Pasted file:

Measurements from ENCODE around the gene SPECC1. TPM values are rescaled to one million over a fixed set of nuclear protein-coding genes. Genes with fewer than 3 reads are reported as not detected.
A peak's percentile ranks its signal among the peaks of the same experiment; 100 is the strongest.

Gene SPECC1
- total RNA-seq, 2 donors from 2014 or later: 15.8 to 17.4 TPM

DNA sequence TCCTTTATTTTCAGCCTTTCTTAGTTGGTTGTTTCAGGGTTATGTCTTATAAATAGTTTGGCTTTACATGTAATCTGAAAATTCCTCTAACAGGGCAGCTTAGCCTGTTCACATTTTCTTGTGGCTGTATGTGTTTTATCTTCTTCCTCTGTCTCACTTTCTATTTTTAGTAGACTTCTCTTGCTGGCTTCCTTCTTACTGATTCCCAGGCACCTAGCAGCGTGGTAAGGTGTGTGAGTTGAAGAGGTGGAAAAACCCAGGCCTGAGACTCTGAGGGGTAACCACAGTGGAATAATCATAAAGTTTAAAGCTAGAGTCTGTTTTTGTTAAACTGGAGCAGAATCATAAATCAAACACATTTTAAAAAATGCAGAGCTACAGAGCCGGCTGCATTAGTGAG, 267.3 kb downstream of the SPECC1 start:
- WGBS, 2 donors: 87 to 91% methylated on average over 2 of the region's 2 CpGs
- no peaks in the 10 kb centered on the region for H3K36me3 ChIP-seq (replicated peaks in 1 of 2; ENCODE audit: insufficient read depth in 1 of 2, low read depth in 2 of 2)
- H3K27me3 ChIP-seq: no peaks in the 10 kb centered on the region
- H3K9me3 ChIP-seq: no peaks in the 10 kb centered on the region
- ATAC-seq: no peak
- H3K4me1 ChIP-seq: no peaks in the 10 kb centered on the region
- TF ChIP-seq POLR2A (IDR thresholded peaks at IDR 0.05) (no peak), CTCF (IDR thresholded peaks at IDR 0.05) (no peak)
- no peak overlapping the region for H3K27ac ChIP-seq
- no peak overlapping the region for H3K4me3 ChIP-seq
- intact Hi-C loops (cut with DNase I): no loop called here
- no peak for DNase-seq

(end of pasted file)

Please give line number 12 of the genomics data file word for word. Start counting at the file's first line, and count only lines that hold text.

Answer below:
- TF ChIP-seq POLR2A (IDR thresholded peaks at IDR 0.05) (no peak), CTCF (IDR thresholded peaks at IDR 0.05) (no peak)